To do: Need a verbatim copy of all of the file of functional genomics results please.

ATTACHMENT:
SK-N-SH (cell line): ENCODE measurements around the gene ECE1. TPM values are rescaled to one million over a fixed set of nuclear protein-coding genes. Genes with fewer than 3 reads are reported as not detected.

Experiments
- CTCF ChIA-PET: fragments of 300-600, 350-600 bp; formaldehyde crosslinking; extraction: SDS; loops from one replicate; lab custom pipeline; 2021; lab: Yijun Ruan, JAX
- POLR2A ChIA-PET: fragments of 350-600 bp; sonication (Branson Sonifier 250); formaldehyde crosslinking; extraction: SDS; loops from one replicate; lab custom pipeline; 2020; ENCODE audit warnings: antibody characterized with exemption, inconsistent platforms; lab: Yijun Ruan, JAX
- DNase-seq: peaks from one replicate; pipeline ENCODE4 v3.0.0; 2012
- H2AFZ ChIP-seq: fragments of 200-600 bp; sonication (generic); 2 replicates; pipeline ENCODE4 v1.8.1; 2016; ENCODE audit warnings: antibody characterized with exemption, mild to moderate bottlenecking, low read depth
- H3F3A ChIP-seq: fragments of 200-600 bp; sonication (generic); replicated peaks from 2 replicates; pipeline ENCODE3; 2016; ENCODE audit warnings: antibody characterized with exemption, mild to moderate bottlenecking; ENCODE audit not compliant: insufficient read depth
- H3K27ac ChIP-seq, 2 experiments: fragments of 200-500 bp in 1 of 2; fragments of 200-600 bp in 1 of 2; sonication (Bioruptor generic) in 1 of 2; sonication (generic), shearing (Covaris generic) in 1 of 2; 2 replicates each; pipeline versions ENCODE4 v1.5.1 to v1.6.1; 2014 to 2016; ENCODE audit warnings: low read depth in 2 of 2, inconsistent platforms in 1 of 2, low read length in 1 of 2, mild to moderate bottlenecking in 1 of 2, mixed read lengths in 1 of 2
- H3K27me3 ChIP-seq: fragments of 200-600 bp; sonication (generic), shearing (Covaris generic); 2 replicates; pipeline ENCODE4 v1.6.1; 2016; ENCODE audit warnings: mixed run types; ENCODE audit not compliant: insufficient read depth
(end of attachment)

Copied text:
SK-N-SH (cell line): ENCODE measurements around the gene ECE1. TPM values are rescaled to one million over a fixed set of nuclear protein-coding genes. Genes with fewer than 3 reads are reported as not detected.

Experiments
- CTCF ChIA-PET: fragments of 300-600, 350-600 bp; formaldehyde crosslinking; extraction: SDS; loops from one replicate; lab custom pipeline; 2021; lab: Yijun Ruan, JAX
- POLR2A ChIA-PET: fragments of 350-600 bp; sonication (Branson Sonifier 250); formaldehyde crosslinking; extraction: SDS; loops from one replicate; lab custom pipeline; 2020; ENCODE audit warnings: antibody characterized with exemption, inconsistent platforms; lab: Yijun Ruan, JAX
- DNase-seq: peaks from one replicate; pipeline ENCODE4 v3.0.0; 2012
- H2AFZ ChIP-seq: fragments of 200-600 bp; sonication (generic); 2 replicates; pipeline ENCODE4 v1.8.1; 2016; ENCODE audit warnings: antibody characterized with exemption, mild to moderate bottlenecking, low read depth
- H3F3A ChIP-seq: fragments of 200-600 bp; sonication (generic); replicated peaks from 2 replicates; pipeline ENCODE3; 2016; ENCODE audit warnings: antibody characterized with exemption, mild to moderate bottlenecking; ENCODE audit not compliant: insufficient read depth
- H3K27ac ChIP-seq, 2 experiments: fragments of 200-500 bp in 1 of 2; fragments of 200-600 bp in 1 of 2; sonication (Bioruptor generic) in 1 of 2; sonication (generic), shearing (Covaris generic) in 1 of 2; 2 replicates each; pipeline versions ENCODE4 v1.5.1 to v1.6.1; 2014 to 2016; ENCODE audit warnings: low read depth in 2 of 2, inconsistent platforms in 1 of 2, low read length in 1 of 2, mild to moderate bottlenecking in 1 of 2, mixed read lengths in 1 of 2
- H3K27me3 ChIP-seq: fragments of 200-600 bp; sonication (generic), shearing (Covaris generic); 2 replicates; pipeline ENCODE4 v1.6.1; 2016; ENCODE audit warnings: mixed run types; ENCODE audit not compliant: insufficient read depth